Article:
In the past 24 hours, it seems like every outside-the-home activity in Iowa has been cancelled – classes, businesses, and even the U.S. Mail. (That’s totally understandable; it’s dangerously cold out there!)

Everything – except for a cover crop workshop in Ankeny last night and the round-the-clock livestock care I’m seeing all over social media.

I’ve known for years that farmers mean what they say when they tell us that they truly care about their animals and protecting water quality. I grew up on a farm, and I work for the largest farm organization in the state – so I have the benefit of firsthand experience, working with farmers from the Missouri River to the Mississippi.

Not everyone has that direct connection with farmers, so it’s understandable for people to wonder how much farmers care. After all, we hear lots of people say they care about lots of things.

But every once in a while we encounter a situation that shows us just how much someone cares.

In the past 24 hours, I’ve witnessed two.

Braving the cold for conservation 

Last night a group of roughly 40 farmers and conservation partners gathered at the Mistress Brewing Company in Ankeny for a workshop on cover crops – one of the many emerging conservation practices that farmers are using to protect water quality. No one had to be there; in fact, you had to really want to be there in order to make the journey through wind chills approaching negative 30 degrees.

If you have time, I’d encourage you to watch the video below to see what’s driving farmers’ excitement about cover crops and other practices proven to protect water quality.



Round-the-clock animal care

The second example I’m witnessing (as I write this blog post) is the outpouring of photos and videos from livestock farmers on Facebook and Instagram. I’ve included a couple of examples in this blog post; you can check out others at, and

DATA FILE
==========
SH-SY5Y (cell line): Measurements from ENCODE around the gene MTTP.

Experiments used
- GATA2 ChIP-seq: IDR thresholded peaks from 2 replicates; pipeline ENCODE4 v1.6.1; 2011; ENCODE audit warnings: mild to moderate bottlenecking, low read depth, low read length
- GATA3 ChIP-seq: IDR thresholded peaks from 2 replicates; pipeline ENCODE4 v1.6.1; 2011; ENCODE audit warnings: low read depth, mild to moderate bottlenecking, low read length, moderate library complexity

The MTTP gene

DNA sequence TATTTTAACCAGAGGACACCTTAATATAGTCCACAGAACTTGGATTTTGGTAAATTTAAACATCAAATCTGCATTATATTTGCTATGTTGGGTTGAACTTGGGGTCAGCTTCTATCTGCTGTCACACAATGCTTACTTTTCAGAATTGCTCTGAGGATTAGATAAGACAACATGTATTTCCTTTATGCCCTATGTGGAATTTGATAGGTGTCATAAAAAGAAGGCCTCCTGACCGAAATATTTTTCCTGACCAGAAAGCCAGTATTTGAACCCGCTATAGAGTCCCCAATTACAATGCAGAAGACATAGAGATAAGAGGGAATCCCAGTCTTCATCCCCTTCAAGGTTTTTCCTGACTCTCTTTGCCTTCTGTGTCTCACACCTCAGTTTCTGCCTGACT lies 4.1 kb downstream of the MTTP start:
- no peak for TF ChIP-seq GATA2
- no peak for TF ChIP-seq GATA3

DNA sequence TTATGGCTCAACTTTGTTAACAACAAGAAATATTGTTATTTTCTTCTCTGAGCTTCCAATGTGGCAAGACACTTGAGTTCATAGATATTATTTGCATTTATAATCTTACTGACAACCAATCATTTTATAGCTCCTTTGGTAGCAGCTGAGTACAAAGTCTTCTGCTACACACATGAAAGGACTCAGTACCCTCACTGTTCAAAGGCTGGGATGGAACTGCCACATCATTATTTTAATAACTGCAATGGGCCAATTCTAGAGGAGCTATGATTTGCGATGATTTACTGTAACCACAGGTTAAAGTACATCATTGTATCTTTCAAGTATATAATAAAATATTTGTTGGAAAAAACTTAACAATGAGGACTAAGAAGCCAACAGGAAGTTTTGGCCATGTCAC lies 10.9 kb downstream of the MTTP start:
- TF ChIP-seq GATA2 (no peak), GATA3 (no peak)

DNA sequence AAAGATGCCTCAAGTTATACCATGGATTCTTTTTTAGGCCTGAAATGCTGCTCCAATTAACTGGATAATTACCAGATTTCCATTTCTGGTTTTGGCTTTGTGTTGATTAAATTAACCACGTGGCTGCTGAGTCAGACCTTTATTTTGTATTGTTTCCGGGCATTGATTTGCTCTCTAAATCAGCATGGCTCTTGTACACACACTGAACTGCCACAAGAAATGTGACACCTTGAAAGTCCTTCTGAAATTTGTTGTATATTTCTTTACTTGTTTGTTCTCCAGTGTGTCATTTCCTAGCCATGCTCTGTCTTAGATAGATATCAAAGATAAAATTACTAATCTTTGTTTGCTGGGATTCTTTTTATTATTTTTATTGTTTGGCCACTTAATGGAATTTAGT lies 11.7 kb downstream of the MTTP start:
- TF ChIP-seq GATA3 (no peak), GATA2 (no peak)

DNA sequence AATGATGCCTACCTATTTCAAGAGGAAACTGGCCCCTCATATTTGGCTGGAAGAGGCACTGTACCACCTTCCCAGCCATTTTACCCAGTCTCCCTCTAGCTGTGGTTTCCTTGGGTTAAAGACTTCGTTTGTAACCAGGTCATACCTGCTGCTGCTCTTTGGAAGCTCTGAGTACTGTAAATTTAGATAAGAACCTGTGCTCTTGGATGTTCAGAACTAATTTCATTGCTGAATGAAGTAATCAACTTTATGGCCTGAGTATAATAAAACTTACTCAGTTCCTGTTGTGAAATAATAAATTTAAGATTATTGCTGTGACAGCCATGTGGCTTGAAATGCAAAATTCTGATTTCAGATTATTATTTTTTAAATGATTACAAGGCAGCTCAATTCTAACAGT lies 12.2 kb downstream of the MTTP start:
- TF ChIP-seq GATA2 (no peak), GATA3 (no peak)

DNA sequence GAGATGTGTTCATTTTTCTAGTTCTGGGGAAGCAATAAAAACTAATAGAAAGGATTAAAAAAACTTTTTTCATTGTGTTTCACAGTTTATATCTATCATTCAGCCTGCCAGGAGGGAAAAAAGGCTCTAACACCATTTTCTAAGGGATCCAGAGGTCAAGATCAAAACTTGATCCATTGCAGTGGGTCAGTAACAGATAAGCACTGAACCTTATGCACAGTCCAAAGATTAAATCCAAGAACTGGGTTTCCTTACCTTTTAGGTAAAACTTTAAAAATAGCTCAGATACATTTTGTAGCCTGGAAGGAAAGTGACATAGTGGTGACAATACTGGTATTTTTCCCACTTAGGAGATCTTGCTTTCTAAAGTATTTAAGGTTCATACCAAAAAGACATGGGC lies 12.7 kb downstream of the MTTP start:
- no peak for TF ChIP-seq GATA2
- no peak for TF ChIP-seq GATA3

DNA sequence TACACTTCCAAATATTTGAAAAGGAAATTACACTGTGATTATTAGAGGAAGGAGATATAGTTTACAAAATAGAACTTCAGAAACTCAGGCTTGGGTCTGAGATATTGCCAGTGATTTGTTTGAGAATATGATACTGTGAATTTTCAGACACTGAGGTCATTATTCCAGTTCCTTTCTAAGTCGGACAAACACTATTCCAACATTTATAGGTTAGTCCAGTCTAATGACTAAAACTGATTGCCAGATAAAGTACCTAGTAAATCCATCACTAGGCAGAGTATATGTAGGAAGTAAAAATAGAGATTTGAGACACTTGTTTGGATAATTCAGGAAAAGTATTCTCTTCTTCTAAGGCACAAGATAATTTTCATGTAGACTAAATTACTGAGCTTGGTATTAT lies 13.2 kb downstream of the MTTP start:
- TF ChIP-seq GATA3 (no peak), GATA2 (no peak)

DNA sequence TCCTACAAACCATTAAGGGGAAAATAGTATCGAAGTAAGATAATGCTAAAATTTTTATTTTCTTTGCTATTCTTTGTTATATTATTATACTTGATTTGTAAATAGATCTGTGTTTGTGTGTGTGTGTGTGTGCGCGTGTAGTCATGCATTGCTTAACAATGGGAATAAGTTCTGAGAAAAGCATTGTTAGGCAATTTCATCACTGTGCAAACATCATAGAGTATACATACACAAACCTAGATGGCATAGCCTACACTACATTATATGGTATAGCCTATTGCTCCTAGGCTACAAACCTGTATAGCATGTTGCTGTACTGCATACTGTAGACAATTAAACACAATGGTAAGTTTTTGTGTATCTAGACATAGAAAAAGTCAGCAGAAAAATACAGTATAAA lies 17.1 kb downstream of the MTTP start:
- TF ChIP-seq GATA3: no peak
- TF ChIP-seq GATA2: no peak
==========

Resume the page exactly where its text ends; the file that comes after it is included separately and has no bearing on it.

Colin Johnson, Wapello County, caring for cattle in frigid weather

(Pictured Above: Colin Johnson of Wapello County brings feed and bedding to his cattle on January 29, 2019.)

Lynn Bolin and her family

(Pictured Above: Butler County farmer Lynn Bolin and her family "double feed" their dairy cows to keep them comfortable on January 29, 2019.)

Linn County farmer Jason Russell braves the cold to care for his pigs and other livestock.

(Pictured Above: Linn County farmer Jason Russell braves the cold to care for his pigs and other livestock.)

Today is one of those rare instances when we can all agree on something – it’s wicked cold out there.

And if plowing miles of roads to feed your pigs, building windbreaks out of round bales, and checking on livestock every hour of the day and night doesn’t prove that farmers care for their animals, I don’t know what will. (However, if you do still have questions about livestock care, you can always contact Iowa Farm Animal Care at 1-800-252-0577.) 

I’m not asking anyone to heap praise upon farmers – if you feel moved to thank them, please do so! But I do think that it’s important for all of us to at least recognize that what we’ve seen in the past day or so proves the care that farmers have been trying to help us see for years.

By Zach Bader. Zach is Iowa Farm Bureau's Digital Marketing Manager.